Many IT-savvy Australians and industry experts think the policy is terrible, but the Coalition’s broadband strategy could be a successful play for the mainstream vote.
In speaking with the ISP industry, ARN found most were critical of the Coalition’s plan and supportive of the Government’s National Broadband Network.
“[The Coalition] hasn’t given it the sort of thought or in-depth consideration that we would have expected,” iiNet chief regulatory officer, Steve Dalby, said. “It’s likely to be outstripped by demand in a short space of time.”
Industry bodies that represent technology companies around Australia were worried about the policy and gave it a thumbs down.
“The general consensus is that it was a bit short of the mark,” Australian Computer Society CEO, Bruce Lakin, said. “I’d personally leave the Coalition in a failing grade…it doesn’t seem to be technically elegant or offer the platform to move with the evolution of technology.”
The mood from commenters on ARN was no better, with many blasting the Coalition and its plan as inferior.
“What a total waste of $6billion!” singo79 said. “This plan it outdated on paper, it was outdated back in 2006 when they thought the plan up and it will be a decade behind if it was ever to get rolled out.
“We have already outgrown 12Mbps and it is an absolute insult to be told by a lacklustre Liberal Party that it is state of the art.”
But the simple fact is the Coalition never planned on winning over the IT industry or tech-savvy Australians. Instead, the target audience is everyday Australians who want faster Internet without spending huge sums of cash.
Opposition leader, Tony Abbott, was slammed by many Net-dwellers for coming out on the 7:30 Report and rebutting host Kerry O’Brien’s questions with the comment, "I’m no Bill Gates here, and I don’t claim to be any kind of tech-head in all of this”, when failing to answer questions.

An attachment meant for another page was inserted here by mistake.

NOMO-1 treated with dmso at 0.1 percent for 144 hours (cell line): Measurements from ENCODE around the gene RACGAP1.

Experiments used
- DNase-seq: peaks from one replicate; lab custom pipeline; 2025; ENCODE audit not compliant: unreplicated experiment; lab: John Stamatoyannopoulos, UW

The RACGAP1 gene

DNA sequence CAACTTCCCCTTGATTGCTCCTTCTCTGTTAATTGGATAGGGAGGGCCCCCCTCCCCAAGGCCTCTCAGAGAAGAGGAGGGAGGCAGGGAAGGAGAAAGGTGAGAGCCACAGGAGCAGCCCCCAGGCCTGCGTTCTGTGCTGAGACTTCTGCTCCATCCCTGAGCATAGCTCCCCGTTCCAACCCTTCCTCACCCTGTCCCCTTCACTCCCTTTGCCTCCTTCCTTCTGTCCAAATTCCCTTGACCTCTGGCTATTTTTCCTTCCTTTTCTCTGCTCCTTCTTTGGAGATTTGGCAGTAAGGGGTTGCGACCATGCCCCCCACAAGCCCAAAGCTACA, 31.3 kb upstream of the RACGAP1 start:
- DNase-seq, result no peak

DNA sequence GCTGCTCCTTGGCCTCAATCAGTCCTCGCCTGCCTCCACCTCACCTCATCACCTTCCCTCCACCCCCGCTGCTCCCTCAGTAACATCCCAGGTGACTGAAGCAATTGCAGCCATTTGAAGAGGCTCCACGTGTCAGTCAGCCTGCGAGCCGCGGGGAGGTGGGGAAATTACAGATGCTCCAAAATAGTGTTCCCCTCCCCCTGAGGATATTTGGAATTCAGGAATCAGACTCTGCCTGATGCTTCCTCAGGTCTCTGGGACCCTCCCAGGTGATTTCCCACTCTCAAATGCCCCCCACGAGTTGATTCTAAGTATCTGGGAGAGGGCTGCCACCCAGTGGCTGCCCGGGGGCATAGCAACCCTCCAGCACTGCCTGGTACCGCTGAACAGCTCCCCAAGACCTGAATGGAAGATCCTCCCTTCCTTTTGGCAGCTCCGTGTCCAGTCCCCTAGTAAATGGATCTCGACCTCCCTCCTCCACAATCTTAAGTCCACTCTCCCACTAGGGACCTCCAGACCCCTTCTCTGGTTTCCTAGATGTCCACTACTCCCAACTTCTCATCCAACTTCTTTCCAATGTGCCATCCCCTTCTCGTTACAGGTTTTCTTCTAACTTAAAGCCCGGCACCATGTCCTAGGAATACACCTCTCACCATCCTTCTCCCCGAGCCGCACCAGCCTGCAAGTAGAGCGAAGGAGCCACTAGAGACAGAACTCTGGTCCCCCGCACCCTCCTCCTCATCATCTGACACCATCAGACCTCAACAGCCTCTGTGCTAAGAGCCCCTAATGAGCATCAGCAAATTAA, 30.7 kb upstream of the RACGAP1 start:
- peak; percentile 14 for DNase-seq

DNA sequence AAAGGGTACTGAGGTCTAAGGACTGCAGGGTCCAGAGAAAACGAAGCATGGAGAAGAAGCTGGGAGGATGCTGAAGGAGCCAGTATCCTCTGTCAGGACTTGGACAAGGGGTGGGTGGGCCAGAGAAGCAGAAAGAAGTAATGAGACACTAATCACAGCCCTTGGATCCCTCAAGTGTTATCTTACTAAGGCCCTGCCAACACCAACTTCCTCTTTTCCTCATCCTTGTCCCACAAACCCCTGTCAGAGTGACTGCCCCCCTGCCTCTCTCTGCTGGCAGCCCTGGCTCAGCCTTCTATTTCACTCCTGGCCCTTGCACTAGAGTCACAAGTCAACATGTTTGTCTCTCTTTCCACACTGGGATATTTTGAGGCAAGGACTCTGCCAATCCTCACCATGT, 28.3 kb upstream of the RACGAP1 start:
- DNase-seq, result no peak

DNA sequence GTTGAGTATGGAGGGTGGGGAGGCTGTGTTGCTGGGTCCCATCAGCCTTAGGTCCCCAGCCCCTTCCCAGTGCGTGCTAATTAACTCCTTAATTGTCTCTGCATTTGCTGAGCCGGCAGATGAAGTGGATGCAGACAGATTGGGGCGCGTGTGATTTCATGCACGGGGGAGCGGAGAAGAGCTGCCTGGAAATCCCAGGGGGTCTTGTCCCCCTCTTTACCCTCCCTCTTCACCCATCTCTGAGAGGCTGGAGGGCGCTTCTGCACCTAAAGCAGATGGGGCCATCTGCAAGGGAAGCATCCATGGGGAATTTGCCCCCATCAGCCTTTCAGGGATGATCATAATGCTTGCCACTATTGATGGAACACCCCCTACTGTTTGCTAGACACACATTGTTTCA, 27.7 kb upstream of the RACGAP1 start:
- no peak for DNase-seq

The majority of Australia will identify with these comments. With illegal immigration, the environment, the mining tax and now high-speed rail on the agenda, a leader that delegates because he doesn’t know what “peak speed” Internet rates are is not going to become a pariah.
Abbott’s use of these terms is also important because most Australians don’t see themselves as ‘tech-heads’ and consider Bill Gates to be little more than a wealthy nerd that makes Windows. By citing those two points, he has connected with plenty of everyday voters.
The fact of the matter is that sacrificing the NBN and spending its money in other portfolios was always the main game.
During the well-rehearsed ICT Policy debate in Canberra, it was clear that Communications Minister, Senator Stephen Conroy, was playing for the audience. He made technical jokes that the IT executives laughed at and demanded answers on hot-button topics like “spectrum availability”.
In contrast, Shadow Communications Minister, Tony Smith, made simpler statements assuring Australia that his plan would offer faster Internet than they currently experience for a fraction of a price.
Or as he put it at the press conference, “It’s proportional, sensible and responsible.”
As soon as the cameras turned off and the networking began, Conroy and Ludlam stayed to talk with the industry as Smith made a swift ‘exit-left’ before the tough conversations could come.
But the Coalition’s strategy isn’t that one-dimensional. It has put several billion dollars into getting faster Internet and offered 60-70,000km of back-haul fibre along with fixed wireless and satellite services and the result is that most in the industry see it as a positive step in the right direction with plenty of technical limitations.
In this situation it is ironically Conroy’s excess of intelligence that has stifled his ability to fight back. The Minister came out swinging and demanded to know what spectrum the new wireless broadband would be provided in.
He also challenged the ability of hybrid fibre-coaxial systems to support 100Mbps burst speeds for a series of users connected on a single network while claiming LTE download speeds could not be sustained with user loads when moving further away from mobile phone towers.
All of these are excellent points and none of them will translate well in mainstream publications or on television news programs.
The bottom line is the Coalition’s offer in the final stretch is a solution it acknowledges is worse than Conroy’s. But it’s better than what most Australians have right now and it will cost them far less money.